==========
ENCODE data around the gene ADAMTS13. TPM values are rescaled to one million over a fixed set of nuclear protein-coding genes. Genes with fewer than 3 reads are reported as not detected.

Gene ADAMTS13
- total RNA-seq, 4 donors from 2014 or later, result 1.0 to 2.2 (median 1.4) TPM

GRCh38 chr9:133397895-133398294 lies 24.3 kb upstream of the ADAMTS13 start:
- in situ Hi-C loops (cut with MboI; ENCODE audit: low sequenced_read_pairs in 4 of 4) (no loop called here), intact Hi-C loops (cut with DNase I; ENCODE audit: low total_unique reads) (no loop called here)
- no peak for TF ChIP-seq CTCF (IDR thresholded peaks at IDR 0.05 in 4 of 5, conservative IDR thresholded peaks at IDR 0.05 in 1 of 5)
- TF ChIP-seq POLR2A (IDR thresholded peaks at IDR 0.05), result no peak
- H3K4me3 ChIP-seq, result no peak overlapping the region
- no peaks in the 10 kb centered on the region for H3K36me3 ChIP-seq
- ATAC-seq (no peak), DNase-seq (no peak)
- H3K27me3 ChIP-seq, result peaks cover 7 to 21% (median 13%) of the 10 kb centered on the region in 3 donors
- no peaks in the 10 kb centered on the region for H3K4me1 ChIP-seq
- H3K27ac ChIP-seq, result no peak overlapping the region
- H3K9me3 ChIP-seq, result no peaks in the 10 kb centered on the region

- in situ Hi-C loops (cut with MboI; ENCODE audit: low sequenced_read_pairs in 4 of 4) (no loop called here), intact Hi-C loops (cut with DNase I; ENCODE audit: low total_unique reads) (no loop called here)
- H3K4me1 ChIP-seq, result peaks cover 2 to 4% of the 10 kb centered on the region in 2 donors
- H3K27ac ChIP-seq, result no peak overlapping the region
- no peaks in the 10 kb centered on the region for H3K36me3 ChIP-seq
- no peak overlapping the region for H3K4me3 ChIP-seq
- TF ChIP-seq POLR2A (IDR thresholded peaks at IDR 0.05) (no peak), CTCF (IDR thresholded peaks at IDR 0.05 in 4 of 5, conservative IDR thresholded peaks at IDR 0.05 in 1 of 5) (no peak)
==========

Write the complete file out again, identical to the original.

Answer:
ENCODE data around the gene ADAMTS13. TPM values are rescaled to one million over a fixed set of nuclear protein-coding genes. Genes with fewer than 3 reads are reported as not detected.

Gene ADAMTS13
- total RNA-seq, 4 donors from 2014 or later, result 1.0 to 2.2 (median 1.4) TPM

GRCh38 chr9:133397895-133398294 lies 24.3 kb upstream of the ADAMTS13 start:
- in situ Hi-C loops (cut with MboI; ENCODE audit: low sequenced_read_pairs in 4 of 4) (no loop called here), intact Hi-C loops (cut with DNase I; ENCODE audit: low total_unique reads) (no loop called here)
- no peak for TF ChIP-seq CTCF (IDR thresholded peaks at IDR 0.05 in 4 of 5, conservative IDR thresholded peaks at IDR 0.05 in 1 of 5)
- TF ChIP-seq POLR2A (IDR thresholded peaks at IDR 0.05), result no peak
- H3K4me3 ChIP-seq, result no peak overlapping the region
- no peaks in the 10 kb centered on the region for H3K36me3 ChIP-seq
- ATAC-seq (no peak), DNase-seq (no peak)
- H3K27me3 ChIP-seq, result peaks cover 7 to 21% (median 13%) of the 10 kb centered on the region in 3 donors
- no peaks in the 10 kb centered on the region for H3K4me1 ChIP-seq
- H3K27ac ChIP-seq, result no peak overlapping the region
- H3K9me3 ChIP-seq, result no peaks in the 10 kb centered on the region

- in situ Hi-C loops (cut with MboI; ENCODE audit: low sequenced_read_pairs in 4 of 4) (no loop called here), intact Hi-C loops (cut with DNase I; ENCODE audit: low total_unique reads) (no loop called here)
- H3K4me1 ChIP-seq, result peaks cover 2 to 4% of the 10 kb centered on the region in 2 donors
- H3K27ac ChIP-seq, result no peak overlapping the region
- no peaks in the 10 kb centered on the region for H3K36me3 ChIP-seq
- no peak overlapping the region for H3K4me3 ChIP-seq
- TF ChIP-seq POLR2A (IDR thresholded peaks at IDR 0.05) (no peak), CTCF (IDR thresholded peaks at IDR 0.05 in 4 of 5, conservative IDR thresholded peaks at IDR 0.05 in 1 of 5) (no peak)